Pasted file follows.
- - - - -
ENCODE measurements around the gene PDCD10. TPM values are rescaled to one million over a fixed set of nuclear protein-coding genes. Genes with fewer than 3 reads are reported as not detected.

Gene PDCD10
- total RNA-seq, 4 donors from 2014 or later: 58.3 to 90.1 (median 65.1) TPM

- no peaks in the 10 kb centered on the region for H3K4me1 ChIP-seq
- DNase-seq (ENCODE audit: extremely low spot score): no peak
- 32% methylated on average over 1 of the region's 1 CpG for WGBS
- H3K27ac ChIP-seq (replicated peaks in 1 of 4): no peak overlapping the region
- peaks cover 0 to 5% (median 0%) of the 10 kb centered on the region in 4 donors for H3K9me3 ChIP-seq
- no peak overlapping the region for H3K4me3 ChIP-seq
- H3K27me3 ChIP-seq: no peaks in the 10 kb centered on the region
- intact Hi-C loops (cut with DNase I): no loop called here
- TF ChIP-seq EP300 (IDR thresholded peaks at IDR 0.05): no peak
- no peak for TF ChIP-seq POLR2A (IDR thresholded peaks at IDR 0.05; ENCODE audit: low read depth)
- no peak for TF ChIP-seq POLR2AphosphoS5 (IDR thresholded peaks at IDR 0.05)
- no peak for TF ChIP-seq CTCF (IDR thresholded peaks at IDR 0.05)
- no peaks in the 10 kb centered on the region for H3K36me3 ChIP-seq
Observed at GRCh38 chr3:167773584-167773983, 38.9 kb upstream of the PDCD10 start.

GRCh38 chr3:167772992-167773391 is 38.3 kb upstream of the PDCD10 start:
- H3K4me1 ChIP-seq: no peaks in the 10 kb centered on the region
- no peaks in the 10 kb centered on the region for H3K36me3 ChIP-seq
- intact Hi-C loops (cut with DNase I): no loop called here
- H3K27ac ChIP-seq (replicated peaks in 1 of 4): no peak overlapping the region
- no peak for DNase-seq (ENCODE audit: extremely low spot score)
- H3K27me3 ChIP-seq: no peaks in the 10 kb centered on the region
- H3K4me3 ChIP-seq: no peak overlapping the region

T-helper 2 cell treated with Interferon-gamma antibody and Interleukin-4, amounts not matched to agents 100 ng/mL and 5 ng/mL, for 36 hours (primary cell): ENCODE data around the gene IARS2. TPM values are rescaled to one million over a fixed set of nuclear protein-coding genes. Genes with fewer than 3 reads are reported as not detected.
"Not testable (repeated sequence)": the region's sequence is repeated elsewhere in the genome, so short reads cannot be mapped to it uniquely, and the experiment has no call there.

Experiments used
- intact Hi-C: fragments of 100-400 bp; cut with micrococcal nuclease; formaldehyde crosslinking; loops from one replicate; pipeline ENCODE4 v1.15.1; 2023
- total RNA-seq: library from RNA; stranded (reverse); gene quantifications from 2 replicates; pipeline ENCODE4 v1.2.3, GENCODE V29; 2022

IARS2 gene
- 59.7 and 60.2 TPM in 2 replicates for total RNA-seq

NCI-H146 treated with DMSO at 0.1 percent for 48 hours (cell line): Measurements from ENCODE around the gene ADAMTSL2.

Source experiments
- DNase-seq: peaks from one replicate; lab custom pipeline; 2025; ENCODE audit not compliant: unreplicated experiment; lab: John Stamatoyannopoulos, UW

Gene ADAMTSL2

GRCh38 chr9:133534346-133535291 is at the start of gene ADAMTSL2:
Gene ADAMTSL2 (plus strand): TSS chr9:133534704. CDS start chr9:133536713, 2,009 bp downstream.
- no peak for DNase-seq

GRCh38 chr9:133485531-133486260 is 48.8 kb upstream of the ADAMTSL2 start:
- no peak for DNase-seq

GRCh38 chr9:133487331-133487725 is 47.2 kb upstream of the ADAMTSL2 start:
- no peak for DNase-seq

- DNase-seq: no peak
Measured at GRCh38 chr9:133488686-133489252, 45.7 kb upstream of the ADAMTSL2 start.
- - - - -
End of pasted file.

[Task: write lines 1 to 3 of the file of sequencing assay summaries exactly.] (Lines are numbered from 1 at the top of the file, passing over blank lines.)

ENCODE measurements around the gene PDCD10. TPM values are rescaled to one million over a fixed set of nuclear protein-coding genes. Genes with fewer than 3 reads are reported as not detected.

Gene PDCD10
- total RNA-seq, 4 donors from 2014 or later: 58.3 to 90.1 (median 65.1) TPM